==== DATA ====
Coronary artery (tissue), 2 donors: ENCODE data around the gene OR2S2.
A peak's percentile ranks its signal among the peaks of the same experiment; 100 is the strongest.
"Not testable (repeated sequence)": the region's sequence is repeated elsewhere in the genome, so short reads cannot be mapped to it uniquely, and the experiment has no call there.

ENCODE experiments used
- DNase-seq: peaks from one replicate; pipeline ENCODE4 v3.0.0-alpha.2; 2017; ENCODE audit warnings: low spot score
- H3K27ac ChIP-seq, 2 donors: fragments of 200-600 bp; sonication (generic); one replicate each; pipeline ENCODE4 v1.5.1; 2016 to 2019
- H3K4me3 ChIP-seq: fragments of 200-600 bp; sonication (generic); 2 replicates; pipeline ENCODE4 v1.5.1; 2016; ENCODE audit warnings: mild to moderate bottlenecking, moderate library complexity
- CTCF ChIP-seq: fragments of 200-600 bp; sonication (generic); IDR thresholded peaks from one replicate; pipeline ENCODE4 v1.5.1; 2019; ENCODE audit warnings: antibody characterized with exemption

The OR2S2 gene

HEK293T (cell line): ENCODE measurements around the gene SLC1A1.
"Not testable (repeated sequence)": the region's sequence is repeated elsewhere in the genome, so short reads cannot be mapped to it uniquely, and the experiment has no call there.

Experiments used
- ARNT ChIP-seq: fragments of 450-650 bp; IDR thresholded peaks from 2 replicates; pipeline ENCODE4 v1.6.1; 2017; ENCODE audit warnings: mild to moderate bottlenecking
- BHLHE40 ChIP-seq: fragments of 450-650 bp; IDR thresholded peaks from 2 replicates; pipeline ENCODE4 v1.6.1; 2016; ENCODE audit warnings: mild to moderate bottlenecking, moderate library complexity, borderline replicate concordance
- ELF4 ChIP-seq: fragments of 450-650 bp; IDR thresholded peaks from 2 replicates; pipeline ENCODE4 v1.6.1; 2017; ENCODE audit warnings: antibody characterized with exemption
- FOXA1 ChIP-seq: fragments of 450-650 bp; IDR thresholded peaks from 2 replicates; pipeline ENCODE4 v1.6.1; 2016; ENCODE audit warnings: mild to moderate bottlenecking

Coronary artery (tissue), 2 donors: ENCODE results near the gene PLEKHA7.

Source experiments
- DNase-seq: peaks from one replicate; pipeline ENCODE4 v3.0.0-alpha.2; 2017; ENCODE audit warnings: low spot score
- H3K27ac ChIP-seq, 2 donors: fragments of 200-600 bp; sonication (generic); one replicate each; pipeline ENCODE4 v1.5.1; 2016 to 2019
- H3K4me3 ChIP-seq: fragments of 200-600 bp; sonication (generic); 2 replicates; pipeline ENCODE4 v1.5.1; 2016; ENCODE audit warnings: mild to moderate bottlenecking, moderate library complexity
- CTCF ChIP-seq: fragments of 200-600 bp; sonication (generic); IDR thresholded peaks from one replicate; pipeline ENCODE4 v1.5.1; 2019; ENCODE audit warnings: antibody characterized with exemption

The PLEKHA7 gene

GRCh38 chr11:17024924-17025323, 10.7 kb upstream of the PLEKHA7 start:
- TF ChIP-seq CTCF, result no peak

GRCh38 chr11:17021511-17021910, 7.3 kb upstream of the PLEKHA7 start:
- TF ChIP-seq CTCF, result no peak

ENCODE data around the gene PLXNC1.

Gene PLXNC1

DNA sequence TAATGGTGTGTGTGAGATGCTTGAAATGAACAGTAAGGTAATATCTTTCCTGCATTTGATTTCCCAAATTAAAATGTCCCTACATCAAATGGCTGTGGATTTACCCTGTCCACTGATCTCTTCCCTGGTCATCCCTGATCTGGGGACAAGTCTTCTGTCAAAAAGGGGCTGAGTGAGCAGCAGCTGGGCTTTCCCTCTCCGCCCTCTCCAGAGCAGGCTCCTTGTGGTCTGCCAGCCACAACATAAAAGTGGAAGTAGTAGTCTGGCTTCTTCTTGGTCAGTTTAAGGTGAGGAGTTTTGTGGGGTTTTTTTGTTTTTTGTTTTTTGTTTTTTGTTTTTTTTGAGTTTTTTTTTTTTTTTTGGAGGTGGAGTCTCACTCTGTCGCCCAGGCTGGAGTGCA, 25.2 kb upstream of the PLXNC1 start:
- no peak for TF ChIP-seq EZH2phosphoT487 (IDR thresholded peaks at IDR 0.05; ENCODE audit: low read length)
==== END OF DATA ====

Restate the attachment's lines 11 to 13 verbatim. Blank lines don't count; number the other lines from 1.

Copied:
"Not testable (repeated sequence)": the region's sequence is repeated elsewhere in the genome, so short reads cannot be mapped to it uniquely, and the experiment has no call there.

Experiments used
- ARNT ChIP-seq: fragments of 450-650 bp; IDR thresholded peaks from 2 replicates; pipeline ENCODE4 v1.6.1; 2017; ENCODE audit warnings: mild to moderate bottlenecking